Posted August. 25, 2017 08:42,
Updated August. 25, 2017 08:54
South Korean President Moon Jae-in and his Chinese counterpart Xi Jinping on Thursday exchanged congratulatory messages marking the 25th anniversary of bilateral relations. However, the messages showed the realities of bilateral ties soured by conflicts over Seoul’s deployment of the U.S. Terminal High Altitude Area Defense (THAAD) anti-missile system. While Moon expressed hope to upgrade bilateral ties to a practically strategic and cooperative partnership, while Xi offered to addresses difference between the two neighbors properly. Events marking the anniversary were held in Seoul and Beijing, respectively, but they were nothing but formal ceremonies. At a congratulatory ceremony hosted by the South Korean embassy in Beijing, a Chinese person who had nothing to do with South Korea affairs was present as a main guest.
Until 2015, leaders of the two countries visited each other before or after the anniversary. Five years ago, the two countries co-hosted an event celebrating the 20th anniversary of their diplomatic ties. At that time, Xi, then vice president who was expected to rise to Chinese presidency, and other senior Chinese officials attended the event. However, their relationship was soured after Seoul’s decision to deploy the THAAD system last year and has been pushed to the verge of severed ties due to Beijing’s retaliatory measures and refusal to have diplomatic contacts with Seoul.
In a telephone conversation with Moon right after the latter was elected South Korean president on May 9, Xi offered to the mindset the two countries had when forging diplomatic ties, stressing the need to pursue common interest and address differences. However, China still hangs on to retaliation. Seoul also seems to have given up hopes on Beijing. Successive South Korean presidents tended to have Beijing as their second destination following a visit to Washington after being sworn in. However, Moon chose Russia as his next destination. South Korean Foreign Minister Kang Kyung-wha departed for Moscow Thursday instead of attending a congratulatory ceremony held at the Chinese embassy in Seoul.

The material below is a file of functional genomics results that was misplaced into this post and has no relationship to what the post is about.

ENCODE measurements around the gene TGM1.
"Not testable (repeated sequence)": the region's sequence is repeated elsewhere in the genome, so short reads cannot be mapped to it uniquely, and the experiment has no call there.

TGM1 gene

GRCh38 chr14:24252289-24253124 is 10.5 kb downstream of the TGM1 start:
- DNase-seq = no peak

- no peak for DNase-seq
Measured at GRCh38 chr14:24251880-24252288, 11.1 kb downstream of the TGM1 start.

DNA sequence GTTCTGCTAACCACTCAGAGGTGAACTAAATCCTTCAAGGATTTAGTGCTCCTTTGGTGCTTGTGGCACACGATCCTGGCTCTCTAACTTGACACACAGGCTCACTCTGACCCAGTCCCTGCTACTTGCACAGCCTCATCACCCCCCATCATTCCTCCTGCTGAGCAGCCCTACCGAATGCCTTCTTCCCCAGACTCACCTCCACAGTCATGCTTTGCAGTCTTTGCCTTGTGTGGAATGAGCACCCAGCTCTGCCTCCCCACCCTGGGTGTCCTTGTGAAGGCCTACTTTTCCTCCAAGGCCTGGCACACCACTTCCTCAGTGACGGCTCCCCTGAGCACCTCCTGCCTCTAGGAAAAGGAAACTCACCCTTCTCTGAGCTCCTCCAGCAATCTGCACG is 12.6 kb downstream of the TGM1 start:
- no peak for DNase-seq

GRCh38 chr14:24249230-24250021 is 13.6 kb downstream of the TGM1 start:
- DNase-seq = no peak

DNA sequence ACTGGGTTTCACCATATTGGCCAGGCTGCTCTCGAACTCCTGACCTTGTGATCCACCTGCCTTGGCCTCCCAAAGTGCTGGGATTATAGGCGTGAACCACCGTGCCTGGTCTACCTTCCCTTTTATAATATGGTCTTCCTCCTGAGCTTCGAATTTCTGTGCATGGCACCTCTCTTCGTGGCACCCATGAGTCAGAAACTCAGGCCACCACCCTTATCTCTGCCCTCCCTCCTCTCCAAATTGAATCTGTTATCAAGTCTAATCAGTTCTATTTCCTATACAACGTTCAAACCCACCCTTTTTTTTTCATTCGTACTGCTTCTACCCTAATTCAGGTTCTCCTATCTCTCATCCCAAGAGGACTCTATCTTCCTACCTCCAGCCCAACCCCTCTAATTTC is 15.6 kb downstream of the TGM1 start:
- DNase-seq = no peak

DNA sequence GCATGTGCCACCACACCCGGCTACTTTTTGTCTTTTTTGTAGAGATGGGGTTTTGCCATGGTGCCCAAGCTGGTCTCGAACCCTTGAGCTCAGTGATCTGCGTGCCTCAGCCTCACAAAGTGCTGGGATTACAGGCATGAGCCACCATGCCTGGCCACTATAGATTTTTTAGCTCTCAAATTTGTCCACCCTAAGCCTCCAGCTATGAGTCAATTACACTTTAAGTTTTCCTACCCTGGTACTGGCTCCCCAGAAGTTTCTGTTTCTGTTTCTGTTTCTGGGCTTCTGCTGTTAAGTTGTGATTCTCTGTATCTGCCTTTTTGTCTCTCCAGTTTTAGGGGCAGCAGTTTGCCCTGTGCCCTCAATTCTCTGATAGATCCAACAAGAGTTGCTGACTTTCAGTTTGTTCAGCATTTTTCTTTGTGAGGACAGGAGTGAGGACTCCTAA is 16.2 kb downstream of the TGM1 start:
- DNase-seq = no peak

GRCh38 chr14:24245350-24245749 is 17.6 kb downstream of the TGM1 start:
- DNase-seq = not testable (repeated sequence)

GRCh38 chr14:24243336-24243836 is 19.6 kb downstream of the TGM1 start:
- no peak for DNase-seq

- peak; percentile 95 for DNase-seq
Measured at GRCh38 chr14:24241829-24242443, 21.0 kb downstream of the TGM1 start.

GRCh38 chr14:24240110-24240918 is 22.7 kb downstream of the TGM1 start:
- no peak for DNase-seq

The fundamental cause of the THAAD issue, which China calls an obstacle to the bilateral ties, lies in North Korea’s nuclear and missile threats. Seoul had no choice but to have the missile defense system deployed in order to respond to Pyongyang’s possible nuclear missile attack. Of course, the previous Park Geun-hye administration’s handling of the issue was problematic. But China is also significantly responsible for having done nothing to stop Pyongyang’s nuclear development. At a summit with Moon in Berlin last month, Xi embraced North Korea, saying China’s “blood relationship” with the North would not change fundamentally. Such an attitude allowed the North to accelerate its nuclear development, pushing China to a situation in which it risks worsening ties with other neighbors.
As South Korea needs the THAAD to ensure its own survival against the North’s nuclear threats, it is impossible to withdraw the missile defense system as long as the threats continue. Beijing must be well aware that no matter how much it retaliates or coerces South Korea, Seoul cannot make any concession about its security issue, just as China would not back up on its national security because of U.S. pressures. It would be in neither side’s interest to continue unnecessary conflicts over an issue that has no immediate solution. Although China claims that the THAAD deployment would break the U.S.-China strategic balance, it is questionable how much China’s national security would be encroached by just one THAAD battery. It is time for China to act like a great power and stop making outrageous demands in order to address the THAAD issue.